When we assume heterosexuality to be the only “normal and natural” expression of sexuality, we assume that to be gay, lesbian, bisexual, or any other sexual orientation that cannot be categorized as straight means to deviate from the norm. Moreso, cisheteronormativity enforces the notion that there are only two sexes, male and female. And that these sexes have predetermined roles, functions, and purposes that must be followed.

This has not only led to stigma and discrimination of LGBTQ people but of women, too. It also puts pressure on men to fit into a narrow and toxic standard for what it means to be a man.

As a heteronormative society, we pass moral judgment on those who do not fit into the standards that heteronormativity imposes. Ultimately, forcing us to push anyone who deviates from these standards into the margins of society. And all of this isn’t just an abstract concept as well. There is enough evidence to suggest that heteronormativity ruins people’s lives. It strips people of opportunities and creates a massive disparity between cishet and LGBTQ people.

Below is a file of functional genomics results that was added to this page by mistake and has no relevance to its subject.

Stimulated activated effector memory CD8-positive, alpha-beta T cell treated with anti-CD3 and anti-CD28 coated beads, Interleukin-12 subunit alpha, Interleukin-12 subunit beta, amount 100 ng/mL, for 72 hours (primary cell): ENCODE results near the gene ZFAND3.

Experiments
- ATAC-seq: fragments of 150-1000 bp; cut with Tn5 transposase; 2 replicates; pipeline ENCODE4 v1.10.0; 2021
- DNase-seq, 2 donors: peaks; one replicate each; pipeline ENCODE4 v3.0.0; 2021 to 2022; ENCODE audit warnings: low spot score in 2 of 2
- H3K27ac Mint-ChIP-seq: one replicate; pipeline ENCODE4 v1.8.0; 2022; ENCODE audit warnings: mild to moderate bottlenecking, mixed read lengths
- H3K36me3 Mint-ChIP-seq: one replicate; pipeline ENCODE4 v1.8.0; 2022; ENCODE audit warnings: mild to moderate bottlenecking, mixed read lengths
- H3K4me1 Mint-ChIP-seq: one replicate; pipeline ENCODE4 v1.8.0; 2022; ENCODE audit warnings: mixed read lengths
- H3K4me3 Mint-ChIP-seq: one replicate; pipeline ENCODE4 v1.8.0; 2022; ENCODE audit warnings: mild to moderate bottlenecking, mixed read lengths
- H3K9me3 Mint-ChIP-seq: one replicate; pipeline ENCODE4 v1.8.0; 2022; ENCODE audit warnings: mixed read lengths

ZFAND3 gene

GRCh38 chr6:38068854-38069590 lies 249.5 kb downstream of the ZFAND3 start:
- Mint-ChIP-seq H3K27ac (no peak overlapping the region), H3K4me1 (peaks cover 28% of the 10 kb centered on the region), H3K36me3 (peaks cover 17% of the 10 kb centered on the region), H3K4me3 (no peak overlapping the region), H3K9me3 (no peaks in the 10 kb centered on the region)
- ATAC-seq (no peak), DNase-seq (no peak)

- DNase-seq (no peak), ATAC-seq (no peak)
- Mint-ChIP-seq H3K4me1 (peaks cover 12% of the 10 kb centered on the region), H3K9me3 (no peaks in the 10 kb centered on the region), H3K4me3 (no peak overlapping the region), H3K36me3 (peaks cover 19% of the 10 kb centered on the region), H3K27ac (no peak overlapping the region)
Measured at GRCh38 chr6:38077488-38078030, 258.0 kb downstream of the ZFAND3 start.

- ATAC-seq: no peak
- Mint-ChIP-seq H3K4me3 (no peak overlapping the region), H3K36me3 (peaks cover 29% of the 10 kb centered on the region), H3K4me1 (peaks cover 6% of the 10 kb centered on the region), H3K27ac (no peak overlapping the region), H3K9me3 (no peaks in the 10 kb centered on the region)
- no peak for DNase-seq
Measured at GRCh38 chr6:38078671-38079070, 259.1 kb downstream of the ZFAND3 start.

For example, according to the National Coalition for the Homeless, 20% of homeless youth in the US identify as LGBTQ. This is even though LGBTQ youths only make up 10% of the US youth population. This staggering figure can be attributed to family rejection and discrimination brought upon by notions that being queer or transgender is sinful, morally wrong, or somehow a danger to other members of the household.

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Examples Of Heteronormativity At Play

Perhaps the biggest problem with heteronormativity is that it is, quite literally, everywhere. In most cultures, overarching assumptions create expectations about how people should live their lives. Here are some concrete examples of what heteronormativity looks like: